CCHF being an emerging endemic in certain regions of India with high mortality, case surveillance, and contact tracing in hospital and community is of utmost importance as low seroprevalence for CCHF in humans (0.5%) in endemic areas makes them susceptible to outbreaks.[14] Standard infection control and use of personal protective equipment may prevent nosocomial spread to health-care workers unlike the 2011 outbreak in Gujarat.[5] Similarly, disposal of the dead should be accomplished by spraying with 1:10 liquid bleach, packing in leakproof bags, disinfection of hearse van or ambulance, and appropriate burial of the body without production of infected aerosols by burning.


 » Conclusions Top


Tick-borne diseases like CCHF should be considered while dealing with acute fever with hepatorenal failure. Rapidly progressive areflexic paraparesis or quadriparesis without fever or myalgia is an unusual presentation of CCHF. Though highly fatal, early suspicion and diagnosis may help aggressive therapy and early convalescence, thereby underlining the need to increase awareness amongst health-care workers along with public health initiatives such as screening for ticks and sero-surveillance in animals in high-risk regions.

Declaration of patient consent

The authors certify that they have obtained all appropriate patient consent forms. In the form, the patient(s) has/have given his/her/their consent for his/her/their images and other clinical information to be reported in the journal. The patients understand that their names and initials will not be published and due efforts will be made to conceal their identity, but anonymity cannot be guaranteed.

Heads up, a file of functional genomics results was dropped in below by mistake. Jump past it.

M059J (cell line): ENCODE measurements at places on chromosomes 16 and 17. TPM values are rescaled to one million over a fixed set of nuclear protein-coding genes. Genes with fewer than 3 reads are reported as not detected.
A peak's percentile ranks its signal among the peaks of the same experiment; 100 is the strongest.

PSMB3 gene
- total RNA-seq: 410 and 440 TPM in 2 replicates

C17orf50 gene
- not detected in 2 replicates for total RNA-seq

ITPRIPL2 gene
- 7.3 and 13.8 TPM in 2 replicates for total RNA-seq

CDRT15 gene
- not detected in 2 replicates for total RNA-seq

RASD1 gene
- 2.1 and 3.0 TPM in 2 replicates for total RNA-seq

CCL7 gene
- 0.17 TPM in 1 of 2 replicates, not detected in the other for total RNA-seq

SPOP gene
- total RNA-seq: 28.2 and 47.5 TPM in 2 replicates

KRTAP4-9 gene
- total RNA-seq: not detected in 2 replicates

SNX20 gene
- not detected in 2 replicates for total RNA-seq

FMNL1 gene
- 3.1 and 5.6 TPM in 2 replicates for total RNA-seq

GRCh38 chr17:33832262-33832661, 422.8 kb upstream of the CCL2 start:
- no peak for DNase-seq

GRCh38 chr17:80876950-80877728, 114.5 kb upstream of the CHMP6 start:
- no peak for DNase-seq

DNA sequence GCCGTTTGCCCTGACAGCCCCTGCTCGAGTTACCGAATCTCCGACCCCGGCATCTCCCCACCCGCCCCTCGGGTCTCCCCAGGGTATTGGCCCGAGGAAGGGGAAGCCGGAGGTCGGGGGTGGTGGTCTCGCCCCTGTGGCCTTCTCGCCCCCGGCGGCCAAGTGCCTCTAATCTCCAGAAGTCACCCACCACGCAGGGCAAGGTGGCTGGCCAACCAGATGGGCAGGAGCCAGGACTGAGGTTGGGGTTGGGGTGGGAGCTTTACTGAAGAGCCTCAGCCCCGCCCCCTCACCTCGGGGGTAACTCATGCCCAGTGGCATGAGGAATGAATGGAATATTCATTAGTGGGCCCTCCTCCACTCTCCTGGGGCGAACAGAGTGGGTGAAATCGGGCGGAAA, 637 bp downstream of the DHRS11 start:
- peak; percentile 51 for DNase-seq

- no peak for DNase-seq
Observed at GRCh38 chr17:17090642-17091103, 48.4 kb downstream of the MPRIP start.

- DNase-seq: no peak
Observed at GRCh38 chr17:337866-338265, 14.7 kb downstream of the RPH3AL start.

Acknowledgments

The authors thank Dr. Pragya D Yadav, Scientist “E” and In-charge, Indian Council of Medical Research-National Institute of Virology, Sus Road, Pashan, Pune 411021, India, for her invaluable laboratory support in the diagnosis of CCHF in the patient and screening of contacts.

Financial support and sponsorship

Nil.

Conflicts of interest

There are no conflicts of interest.



 
 » References Top

1.
Ganti L, Rastogi V. Acute generalized weakness. Emerg Med Clin North Am 2016;34:795-809.  Back to cited text no. 1
    
2.
Yadav PD, Raut CG, Patil DY, Majumdar TD, Mourya DT. Crimean-Congo haemorrhagic fever: Current Scenario in India. Proc Natl Acad Sci India Sect B Biol Sci 2014;84:9-18.  Back to cited text no. 2
    
3.
Ergonul O. Crimean-Congo haemorrhagic fever. Lancet Infect Dis 2006;6:203-14.  Back to cited text no. 3
    
4.
Mourya DT, Yadav PD, Shete AM, Gurav YK, Raut CG, Jadi RS, et al. Detection, isolation and confirmation of Crimean-Congo hemorrhagic fever virus in human, ticks and animals in Ahmadabad, India, 2010-2011. PLoS Negl Trop Dis 2012;6:e1653.  Back to cited text no. 4
    
5.
Yadav PD, Patil DY, Shete AM, Kokate P, Goyal P, Jadhav S, et al. Nosocomial infection of CCHF among health care workers in Rajasthan, India. BMC Infect Dis 2016;16:624.  Back to cited text no. 5
    
6.
Zohaib A, Saqib M, Athar MA, Hussain MH, Sial AU, Tayyab MH, et al. Crimean-Congo Hemorrhagic fever virus in humans and livestock, Pakistan, 2015-17. Emerg Infect Dis 2020;26:773-7.  Back to cited text no. 6